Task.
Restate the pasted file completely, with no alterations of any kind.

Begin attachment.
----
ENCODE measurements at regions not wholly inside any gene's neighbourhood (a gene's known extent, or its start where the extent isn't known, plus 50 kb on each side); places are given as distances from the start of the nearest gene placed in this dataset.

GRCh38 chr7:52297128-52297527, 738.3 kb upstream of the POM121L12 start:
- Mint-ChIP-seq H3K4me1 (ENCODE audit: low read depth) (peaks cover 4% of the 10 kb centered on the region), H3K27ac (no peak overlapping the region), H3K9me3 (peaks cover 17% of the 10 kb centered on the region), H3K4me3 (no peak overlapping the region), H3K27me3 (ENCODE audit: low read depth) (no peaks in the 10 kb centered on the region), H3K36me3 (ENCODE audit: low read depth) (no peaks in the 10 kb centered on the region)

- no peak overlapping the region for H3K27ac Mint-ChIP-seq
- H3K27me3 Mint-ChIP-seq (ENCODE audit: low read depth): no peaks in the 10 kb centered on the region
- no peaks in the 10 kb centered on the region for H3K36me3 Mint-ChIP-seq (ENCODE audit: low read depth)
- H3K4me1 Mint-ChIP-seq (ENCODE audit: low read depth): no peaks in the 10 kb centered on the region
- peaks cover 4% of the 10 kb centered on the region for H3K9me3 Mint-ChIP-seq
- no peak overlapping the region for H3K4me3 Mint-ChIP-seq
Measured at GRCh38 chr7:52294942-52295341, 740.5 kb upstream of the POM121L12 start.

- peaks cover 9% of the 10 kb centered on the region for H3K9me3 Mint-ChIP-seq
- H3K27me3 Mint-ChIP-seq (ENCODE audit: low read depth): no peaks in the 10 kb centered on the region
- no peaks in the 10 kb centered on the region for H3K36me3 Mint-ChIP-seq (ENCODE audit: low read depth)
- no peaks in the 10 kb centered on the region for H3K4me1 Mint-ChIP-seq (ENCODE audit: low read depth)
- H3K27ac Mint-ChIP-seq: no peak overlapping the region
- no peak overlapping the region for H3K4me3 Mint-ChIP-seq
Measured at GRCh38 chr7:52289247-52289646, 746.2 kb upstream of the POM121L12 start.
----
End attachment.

ENCODE measurements at regions not wholly inside any gene's neighbourhood (a gene's known extent, or its start where the extent isn't known, plus 50 kb on each side); places are given as distances from the start of the nearest gene placed in this dataset.

GRCh38 chr7:52297128-52297527, 738.3 kb upstream of the POM121L12 start:
- Mint-ChIP-seq H3K4me1 (ENCODE audit: low read depth) (peaks cover 4% of the 10 kb centered on the region), H3K27ac (no peak overlapping the region), H3K9me3 (peaks cover 17% of the 10 kb centered on the region), H3K4me3 (no peak overlapping the region), H3K27me3 (ENCODE audit: low read depth) (no peaks in the 10 kb centered on the region), H3K36me3 (ENCODE audit: low read depth) (no peaks in the 10 kb centered on the region)

- no peak overlapping the region for H3K27ac Mint-ChIP-seq
- H3K27me3 Mint-ChIP-seq (ENCODE audit: low read depth): no peaks in the 10 kb centered on the region
- no peaks in the 10 kb centered on the region for H3K36me3 Mint-ChIP-seq (ENCODE audit: low read depth)
- H3K4me1 Mint-ChIP-seq (ENCODE audit: low read depth): no peaks in the 10 kb centered on the region
- peaks cover 4% of the 10 kb centered on the region for H3K9me3 Mint-ChIP-seq
- no peak overlapping the region for H3K4me3 Mint-ChIP-seq
Measured at GRCh38 chr7:52294942-52295341, 740.5 kb upstream of the POM121L12 start.

- peaks cover 9% of the 10 kb centered on the region for H3K9me3 Mint-ChIP-seq
- H3K27me3 Mint-ChIP-seq (ENCODE audit: low read depth): no peaks in the 10 kb centered on the region
- no peaks in the 10 kb centered on the region for H3K36me3 Mint-ChIP-seq (ENCODE audit: low read depth)
- no peaks in the 10 kb centered on the region for H3K4me1 Mint-ChIP-seq (ENCODE audit: low read depth)
- H3K27ac Mint-ChIP-seq: no peak overlapping the region
- no peak overlapping the region for H3K4me3 Mint-ChIP-seq
Measured at GRCh38 chr7:52289247-52289646, 746.2 kb upstream of the POM121L12 start.